undergraduate research associates
University of Southern California
Undergraduate Research Associates Program
Request for Proposal
Click here for the cover page
Grant Periods: Summer 2013, Fall 2013 and Spring 2014
†I. Overview of the Program
USC is one of only eighty-eight Research I universities among the 3,500 institutions of higher education in the United States. Undergraduate education within a research university offers special opportunities to students that are not available in other academic institutions. The ability to integrate research activities with professional and liberal education provides USC with a distinctive model of undergraduate education that sets us apart from other institutions.
The basic idea of learning as inquiry is the same as the idea of research. Even though advanced research generally occurs at the graduate level, undergraduates can also learn by performing research. In the sciences and social sciences, undergraduates can become junior members of the research teams that now engage professors and graduate students. In the humanities, undergraduates should have the opportunity to work with primary materials, perhaps linked to their professorsí research projects. As undergraduates advance through a program, their learning experiences should become closer and closer to the activity of the graduate student. By the senior year, the able undergraduate should be ready for research of the same character and roughly the same complexity as the first-year graduate student. The research university needs to make that zone of transition from senior to graduate student easy to enter and easy to cross. For those students who do not continue on to graduate school, the ability to identify, analyze, and resolve problems will prove invaluable in professional life and in citizenship. (Boyer Commission Report, 1998)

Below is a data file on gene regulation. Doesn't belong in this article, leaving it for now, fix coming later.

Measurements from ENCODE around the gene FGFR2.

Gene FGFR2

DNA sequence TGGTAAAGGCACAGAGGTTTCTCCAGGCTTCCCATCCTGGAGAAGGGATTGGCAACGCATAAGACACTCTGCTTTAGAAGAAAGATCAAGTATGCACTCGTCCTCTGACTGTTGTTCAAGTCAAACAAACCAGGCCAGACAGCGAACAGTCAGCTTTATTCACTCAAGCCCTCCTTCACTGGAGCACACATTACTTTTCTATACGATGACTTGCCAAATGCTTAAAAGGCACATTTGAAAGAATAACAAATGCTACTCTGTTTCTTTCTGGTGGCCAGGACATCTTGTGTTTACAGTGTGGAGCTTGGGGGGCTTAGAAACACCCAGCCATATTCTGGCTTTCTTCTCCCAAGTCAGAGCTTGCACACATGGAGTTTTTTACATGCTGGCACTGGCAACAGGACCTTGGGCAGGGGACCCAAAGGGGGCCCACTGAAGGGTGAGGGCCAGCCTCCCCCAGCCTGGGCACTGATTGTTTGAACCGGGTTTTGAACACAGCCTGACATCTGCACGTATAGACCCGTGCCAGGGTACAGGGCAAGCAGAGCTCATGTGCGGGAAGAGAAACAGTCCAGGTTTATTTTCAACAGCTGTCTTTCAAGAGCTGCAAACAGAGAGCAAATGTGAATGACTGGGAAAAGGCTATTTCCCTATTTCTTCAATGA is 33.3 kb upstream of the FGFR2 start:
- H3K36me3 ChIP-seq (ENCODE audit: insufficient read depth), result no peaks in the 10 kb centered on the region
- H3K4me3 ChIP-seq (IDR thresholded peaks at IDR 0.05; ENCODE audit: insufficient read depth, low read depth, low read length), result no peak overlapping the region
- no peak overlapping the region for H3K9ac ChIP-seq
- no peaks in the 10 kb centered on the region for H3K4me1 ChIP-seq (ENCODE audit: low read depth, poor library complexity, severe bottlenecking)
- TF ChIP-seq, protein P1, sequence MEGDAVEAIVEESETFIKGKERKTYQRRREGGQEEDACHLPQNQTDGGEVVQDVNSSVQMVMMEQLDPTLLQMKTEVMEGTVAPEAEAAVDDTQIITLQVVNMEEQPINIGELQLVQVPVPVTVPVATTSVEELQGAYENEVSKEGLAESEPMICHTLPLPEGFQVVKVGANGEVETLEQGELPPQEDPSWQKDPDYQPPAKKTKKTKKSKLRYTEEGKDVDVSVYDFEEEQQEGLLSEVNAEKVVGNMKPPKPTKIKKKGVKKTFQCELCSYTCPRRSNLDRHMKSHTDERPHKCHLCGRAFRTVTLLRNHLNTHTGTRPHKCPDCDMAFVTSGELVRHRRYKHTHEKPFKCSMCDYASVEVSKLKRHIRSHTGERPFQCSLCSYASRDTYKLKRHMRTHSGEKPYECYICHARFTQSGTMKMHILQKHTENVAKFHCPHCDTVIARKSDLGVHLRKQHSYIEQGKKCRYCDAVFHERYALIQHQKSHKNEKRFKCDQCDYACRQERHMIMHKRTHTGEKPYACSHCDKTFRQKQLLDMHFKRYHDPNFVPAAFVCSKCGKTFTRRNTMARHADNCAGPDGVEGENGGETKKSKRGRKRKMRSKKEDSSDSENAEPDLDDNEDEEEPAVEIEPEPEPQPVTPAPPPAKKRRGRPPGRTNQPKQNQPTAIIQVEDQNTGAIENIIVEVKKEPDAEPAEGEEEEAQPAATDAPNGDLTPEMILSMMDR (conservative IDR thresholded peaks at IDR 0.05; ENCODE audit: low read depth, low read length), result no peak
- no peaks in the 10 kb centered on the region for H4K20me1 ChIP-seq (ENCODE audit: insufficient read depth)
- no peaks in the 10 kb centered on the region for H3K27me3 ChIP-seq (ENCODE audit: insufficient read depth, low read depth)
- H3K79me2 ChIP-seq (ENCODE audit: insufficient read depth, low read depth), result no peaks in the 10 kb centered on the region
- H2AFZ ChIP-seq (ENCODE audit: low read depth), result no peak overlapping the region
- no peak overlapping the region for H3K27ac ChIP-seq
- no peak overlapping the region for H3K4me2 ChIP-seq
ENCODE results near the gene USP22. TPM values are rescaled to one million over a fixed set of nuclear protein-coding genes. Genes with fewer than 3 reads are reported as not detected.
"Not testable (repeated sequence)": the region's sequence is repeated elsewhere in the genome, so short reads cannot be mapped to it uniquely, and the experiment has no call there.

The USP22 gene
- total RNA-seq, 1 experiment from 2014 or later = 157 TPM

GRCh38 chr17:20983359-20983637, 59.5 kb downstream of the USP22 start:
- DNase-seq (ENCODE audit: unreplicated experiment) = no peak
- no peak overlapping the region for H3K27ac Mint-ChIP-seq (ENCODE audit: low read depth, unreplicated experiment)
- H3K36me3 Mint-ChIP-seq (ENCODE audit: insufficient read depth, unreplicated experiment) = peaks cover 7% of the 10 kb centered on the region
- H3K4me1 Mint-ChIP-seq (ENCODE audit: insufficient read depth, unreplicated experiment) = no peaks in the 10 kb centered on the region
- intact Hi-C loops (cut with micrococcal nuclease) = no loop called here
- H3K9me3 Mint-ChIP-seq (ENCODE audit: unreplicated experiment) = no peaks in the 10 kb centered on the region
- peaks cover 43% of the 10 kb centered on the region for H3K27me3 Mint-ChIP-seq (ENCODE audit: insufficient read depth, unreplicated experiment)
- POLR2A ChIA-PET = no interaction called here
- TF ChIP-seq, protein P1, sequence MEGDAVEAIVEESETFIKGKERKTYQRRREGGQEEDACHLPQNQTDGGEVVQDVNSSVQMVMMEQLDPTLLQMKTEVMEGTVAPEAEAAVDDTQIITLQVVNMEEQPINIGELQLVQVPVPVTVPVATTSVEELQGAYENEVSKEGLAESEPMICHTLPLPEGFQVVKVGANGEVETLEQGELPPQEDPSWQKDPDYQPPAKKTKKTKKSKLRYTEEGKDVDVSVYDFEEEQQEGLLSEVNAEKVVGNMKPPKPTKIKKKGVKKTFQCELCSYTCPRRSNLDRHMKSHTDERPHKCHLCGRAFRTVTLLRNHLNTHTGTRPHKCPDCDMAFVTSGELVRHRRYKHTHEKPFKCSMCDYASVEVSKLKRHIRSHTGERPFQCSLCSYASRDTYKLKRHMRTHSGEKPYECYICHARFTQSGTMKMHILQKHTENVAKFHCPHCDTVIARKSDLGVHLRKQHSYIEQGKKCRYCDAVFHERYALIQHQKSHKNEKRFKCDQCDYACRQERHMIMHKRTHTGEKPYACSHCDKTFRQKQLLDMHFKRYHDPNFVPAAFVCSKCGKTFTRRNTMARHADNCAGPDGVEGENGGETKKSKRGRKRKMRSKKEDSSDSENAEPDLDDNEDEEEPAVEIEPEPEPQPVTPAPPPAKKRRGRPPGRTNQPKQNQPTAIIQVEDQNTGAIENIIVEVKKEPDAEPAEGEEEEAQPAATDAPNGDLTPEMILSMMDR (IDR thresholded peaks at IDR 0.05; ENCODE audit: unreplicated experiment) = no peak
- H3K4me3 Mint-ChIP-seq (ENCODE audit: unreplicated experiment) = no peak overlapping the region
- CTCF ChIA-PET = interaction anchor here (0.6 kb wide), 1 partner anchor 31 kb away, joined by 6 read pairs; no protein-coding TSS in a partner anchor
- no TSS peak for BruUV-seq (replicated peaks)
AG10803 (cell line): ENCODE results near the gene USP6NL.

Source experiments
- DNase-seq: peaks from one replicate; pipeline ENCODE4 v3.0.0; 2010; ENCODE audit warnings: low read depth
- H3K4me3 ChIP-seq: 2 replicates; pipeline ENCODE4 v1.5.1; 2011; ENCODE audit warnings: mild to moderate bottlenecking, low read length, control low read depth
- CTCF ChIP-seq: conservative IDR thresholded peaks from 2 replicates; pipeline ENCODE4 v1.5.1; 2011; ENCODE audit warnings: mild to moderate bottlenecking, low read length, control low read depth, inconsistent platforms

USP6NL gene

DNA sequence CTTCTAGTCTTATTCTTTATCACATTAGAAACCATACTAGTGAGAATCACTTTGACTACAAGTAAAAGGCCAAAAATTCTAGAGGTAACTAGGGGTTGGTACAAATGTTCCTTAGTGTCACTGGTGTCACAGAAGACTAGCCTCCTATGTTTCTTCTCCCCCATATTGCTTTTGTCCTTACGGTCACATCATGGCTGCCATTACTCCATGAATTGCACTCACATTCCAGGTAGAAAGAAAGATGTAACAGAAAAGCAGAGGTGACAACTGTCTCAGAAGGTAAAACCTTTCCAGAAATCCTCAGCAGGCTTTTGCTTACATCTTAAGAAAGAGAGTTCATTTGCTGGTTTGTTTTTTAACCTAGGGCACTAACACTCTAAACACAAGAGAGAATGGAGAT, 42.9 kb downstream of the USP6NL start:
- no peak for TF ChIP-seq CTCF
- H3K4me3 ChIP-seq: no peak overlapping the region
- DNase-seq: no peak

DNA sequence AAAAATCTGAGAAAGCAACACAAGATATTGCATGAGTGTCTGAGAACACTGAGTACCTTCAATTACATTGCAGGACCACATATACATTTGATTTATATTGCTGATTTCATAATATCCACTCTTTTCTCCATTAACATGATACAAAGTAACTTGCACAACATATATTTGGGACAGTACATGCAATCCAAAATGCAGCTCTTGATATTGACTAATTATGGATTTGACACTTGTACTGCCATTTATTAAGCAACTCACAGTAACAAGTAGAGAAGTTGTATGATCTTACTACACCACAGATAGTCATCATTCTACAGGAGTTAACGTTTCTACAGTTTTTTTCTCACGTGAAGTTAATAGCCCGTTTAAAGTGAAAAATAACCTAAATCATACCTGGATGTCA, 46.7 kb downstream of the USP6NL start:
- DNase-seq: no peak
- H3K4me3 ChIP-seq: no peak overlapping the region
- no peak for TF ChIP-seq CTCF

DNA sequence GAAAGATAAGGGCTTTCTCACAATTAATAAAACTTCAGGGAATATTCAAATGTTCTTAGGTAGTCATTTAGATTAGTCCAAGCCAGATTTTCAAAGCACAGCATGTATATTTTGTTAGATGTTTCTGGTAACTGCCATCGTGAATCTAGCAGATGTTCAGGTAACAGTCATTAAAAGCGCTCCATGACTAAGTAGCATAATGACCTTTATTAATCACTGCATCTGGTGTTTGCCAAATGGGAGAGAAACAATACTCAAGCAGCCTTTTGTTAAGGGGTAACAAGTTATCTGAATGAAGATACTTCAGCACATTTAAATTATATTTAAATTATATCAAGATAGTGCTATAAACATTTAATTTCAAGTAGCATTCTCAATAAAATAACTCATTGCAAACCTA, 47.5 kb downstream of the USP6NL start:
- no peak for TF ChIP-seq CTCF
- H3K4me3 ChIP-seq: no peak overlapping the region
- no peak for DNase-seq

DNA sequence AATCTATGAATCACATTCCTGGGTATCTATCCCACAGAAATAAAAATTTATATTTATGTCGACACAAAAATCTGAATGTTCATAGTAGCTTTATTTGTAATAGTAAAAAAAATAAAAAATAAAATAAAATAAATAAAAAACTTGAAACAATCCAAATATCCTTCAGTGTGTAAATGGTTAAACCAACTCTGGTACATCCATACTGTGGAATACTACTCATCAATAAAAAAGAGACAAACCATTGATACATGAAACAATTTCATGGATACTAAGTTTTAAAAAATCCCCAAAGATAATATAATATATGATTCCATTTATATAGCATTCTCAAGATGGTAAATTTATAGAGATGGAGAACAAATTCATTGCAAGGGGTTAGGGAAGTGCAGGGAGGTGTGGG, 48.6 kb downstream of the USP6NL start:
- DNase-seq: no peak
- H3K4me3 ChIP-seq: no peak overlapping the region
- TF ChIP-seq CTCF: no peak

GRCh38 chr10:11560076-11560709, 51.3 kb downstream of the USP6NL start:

Providing support for collaborative research between undergraduate students and faculty members is best accomplished through approaches that blur the distinction between research and teaching. Such approaches should maximize faculty participation and enhance the learning experience of students.
The Undergraduate Research Associates Program is administered by the USC Office of Undergraduate Programs. The goal of this program is to provide resources that enable faculty to integrate undergraduates into their scholarly and professional activities.